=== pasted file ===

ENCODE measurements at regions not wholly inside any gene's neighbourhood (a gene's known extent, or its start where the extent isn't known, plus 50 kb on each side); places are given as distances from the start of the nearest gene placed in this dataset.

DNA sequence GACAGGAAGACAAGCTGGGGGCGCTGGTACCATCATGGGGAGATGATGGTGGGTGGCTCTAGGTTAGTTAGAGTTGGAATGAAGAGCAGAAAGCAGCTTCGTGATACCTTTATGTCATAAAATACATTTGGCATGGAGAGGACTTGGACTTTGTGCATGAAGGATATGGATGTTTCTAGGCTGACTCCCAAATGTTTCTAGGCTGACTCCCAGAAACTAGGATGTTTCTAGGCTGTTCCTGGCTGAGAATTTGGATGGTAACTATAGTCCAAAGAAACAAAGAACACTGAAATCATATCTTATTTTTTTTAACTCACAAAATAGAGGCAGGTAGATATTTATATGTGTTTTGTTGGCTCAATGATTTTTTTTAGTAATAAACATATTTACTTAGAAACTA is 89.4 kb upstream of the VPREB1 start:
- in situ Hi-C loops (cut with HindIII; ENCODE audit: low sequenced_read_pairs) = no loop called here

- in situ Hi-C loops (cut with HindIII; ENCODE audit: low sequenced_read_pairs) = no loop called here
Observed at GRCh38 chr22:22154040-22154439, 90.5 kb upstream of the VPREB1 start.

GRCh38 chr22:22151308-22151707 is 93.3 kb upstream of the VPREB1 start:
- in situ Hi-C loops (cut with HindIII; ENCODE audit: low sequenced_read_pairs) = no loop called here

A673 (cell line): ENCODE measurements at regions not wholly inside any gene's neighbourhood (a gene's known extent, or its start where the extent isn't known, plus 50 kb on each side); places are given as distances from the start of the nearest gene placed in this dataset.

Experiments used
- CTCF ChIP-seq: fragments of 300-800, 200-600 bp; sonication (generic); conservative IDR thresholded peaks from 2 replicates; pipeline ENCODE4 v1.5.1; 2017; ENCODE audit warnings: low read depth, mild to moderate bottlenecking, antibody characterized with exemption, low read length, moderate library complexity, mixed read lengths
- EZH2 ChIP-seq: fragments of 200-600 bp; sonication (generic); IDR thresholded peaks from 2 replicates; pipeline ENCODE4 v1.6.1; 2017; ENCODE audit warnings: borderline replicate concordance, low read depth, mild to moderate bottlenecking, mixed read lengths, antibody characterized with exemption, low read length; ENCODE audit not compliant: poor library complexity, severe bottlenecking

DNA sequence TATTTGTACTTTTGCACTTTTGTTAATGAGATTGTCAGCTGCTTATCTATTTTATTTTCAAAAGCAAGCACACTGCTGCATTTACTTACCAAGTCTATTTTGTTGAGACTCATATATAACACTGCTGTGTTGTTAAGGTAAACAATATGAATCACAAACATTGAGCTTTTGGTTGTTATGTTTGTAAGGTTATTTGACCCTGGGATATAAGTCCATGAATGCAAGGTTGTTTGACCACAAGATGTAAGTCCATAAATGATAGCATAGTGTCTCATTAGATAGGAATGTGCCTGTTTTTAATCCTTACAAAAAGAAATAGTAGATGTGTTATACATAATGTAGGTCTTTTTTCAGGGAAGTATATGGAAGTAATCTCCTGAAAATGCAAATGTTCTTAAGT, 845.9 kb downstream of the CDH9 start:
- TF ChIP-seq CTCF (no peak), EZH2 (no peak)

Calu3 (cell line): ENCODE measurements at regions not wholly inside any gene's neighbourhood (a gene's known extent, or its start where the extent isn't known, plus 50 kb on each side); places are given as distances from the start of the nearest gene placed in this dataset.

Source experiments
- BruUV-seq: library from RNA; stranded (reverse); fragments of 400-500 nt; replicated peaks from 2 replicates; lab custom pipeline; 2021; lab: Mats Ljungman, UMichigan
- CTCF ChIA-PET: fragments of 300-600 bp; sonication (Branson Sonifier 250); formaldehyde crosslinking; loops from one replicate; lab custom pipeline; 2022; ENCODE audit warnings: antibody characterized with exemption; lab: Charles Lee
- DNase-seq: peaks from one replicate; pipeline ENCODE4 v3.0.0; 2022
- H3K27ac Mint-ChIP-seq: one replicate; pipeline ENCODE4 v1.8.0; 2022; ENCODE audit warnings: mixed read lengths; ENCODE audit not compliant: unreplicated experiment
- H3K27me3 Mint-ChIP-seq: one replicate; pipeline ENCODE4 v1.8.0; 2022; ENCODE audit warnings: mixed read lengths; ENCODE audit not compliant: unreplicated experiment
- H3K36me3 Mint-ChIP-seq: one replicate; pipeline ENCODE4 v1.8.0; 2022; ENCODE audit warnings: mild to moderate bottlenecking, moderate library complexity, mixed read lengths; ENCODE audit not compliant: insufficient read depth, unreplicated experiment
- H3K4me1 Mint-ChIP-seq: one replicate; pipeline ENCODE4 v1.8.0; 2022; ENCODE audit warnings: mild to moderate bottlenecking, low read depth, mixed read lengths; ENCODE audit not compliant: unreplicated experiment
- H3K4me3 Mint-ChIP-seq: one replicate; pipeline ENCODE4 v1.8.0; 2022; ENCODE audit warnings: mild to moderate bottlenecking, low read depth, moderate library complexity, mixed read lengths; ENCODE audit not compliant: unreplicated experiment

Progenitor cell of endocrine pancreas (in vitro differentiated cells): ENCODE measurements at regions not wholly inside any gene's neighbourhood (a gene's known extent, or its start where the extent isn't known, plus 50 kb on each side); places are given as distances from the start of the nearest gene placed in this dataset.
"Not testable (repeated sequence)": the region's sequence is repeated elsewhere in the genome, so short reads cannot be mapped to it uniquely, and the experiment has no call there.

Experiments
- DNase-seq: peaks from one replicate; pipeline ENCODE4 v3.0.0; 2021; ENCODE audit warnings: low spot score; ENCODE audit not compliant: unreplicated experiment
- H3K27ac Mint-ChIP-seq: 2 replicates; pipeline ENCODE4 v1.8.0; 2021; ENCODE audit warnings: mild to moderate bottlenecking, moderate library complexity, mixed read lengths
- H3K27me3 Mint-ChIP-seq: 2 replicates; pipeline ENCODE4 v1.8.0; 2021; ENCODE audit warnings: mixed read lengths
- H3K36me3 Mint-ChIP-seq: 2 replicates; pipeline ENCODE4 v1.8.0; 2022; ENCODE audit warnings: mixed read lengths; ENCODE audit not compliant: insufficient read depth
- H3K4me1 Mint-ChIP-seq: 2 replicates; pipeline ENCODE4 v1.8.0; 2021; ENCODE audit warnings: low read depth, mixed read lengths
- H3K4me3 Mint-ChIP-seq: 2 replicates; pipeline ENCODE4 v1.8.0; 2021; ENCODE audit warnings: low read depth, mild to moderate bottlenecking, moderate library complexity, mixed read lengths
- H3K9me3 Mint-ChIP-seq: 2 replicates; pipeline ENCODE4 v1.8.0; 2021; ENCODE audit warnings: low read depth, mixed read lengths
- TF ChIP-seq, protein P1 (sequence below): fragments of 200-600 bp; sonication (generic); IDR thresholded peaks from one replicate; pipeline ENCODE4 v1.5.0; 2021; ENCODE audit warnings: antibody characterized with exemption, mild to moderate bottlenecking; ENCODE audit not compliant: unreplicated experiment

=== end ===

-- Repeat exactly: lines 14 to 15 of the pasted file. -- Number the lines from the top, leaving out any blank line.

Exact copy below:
Calu3 (cell line): ENCODE measurements at regions not wholly inside any gene's neighbourhood (a gene's known extent, or its start where the extent isn't known, plus 50 kb on each side); places are given as distances from the start of the nearest gene placed in this dataset.

Source experiments